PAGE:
A new survey conducted by Meals on Wheels America found nearly all local programs have experienced increased demand, with four in five programs reporting that new meal requests have doubled since March 1, 2020.

  • 89% of programs have seen an increase in meal requests; of those, 79% report the number of new requests for meals has at least doubled.
    • 17% of West Coast programs are seeing 900% more new requests for meals per week.
  • Programs are serving 56% more meals and 22% more seniors per week.
    • 29% of rural programs have increased the number of seniors served by 50% or more.
  • Waiting lists for meals, which existed before the COVID-19 crisis, have grown by 26%
  • Aside from funding, 63% of programs report that acquiring safety supplies (gloves, masks, etc.) is the biggest challenge.

Need Help with Meals? Technically, to qualify for Meals on Wheels, you need to be 60 or older and be home-bound or have difficulty shopping for or preparing meals. However, the Redmond Senior Center provides meals to anyone who requests them. Call 541-548-6325 for more information.

Want to Volunteer? Meals on Wheels volunteers need to have reliable transportation, current license and insurance, a good driving record, and pass a background check. You can find the application at www.redmondseniors.org/volunteer or by calling 541-548-6325. Routes generally take about two hours between 9:30 am and 12:30 pm; mileage is reimbursed at the federal rate. 

Rank, a retired college professor, has been driving for Meals on Wheels through the Redmond Senior Center for ten years. It was always part of her “retirement plan to keep busy helping others.”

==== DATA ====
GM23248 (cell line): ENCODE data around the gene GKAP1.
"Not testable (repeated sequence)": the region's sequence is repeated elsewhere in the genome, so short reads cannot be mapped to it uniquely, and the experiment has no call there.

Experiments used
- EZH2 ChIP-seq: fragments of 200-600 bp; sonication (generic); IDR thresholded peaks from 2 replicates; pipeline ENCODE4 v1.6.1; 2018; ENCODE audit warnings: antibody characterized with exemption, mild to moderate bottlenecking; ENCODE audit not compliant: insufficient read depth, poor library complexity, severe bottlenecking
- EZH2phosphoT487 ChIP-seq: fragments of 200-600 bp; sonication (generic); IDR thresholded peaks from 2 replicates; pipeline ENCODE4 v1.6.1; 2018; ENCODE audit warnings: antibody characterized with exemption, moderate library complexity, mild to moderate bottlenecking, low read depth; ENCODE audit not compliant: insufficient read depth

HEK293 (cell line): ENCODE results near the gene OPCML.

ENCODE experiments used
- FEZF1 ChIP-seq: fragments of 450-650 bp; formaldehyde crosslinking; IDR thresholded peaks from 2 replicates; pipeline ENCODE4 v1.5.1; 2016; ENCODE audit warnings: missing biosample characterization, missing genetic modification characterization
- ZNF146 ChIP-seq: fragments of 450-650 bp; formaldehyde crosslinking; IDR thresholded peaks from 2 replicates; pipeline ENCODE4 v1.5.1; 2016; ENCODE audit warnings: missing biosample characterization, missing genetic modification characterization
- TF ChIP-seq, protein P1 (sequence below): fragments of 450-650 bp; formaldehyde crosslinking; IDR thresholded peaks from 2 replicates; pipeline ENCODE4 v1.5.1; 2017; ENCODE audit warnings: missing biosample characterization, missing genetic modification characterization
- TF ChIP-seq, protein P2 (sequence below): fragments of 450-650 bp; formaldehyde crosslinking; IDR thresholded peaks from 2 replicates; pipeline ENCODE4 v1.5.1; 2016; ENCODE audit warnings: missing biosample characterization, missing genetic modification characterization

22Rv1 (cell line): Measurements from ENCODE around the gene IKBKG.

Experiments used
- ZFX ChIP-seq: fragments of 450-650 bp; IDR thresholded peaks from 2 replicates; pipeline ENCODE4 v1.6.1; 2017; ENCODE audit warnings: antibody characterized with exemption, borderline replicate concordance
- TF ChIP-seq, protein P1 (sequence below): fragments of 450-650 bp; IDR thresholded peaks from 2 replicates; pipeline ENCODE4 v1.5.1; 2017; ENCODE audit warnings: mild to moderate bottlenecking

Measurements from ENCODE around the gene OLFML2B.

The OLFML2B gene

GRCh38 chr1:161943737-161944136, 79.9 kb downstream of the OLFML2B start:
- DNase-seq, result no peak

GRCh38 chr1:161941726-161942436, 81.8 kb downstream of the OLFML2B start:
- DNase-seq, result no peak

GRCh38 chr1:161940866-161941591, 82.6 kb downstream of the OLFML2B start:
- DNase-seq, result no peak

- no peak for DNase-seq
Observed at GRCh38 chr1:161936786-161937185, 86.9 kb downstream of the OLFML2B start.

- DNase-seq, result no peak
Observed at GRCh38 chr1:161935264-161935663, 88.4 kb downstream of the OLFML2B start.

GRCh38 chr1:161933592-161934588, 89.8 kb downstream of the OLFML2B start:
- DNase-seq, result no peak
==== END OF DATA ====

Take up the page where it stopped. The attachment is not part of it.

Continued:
“As a teacher who taught psychology, human development and aging, I know how important it is to be engaged helping others for my own health and wellbeing,” Rank says. “I also know there was greater need for resources and volunteers helping with senior populations.”

Before the pandemic, Rank usually drove on Mondays, taking her father with her on her route. However, since volunteers have been in short supply and demand has increased over the last year, she has been driving almost every day, delivering an average of 12 meals a day, and covering about 30 miles around Redmond, Crooked River Ranch, Terrebonne, and Tetherow Crossing.

“It’s beautiful countryside,” she says. “And my dad loves the drive on Monday; it’s our time to visit and catch up.”

Visiting is definitely part of the role of a Meals on Wheels volunteer, Rank explains. “At least it was.”

Delivering the meal directly inside the home was the norm before things shut down in March 2020. “I could stop and chat for a few minutes, observe how the home was being kept, or help with a small task. I was always looking for indications that a wellness visit might be needed. Now, I hand out business cards and ask them to call me if they need help with anything.”

“Mostly, I’ve formed friendships,” Rank says. “And I miss them.”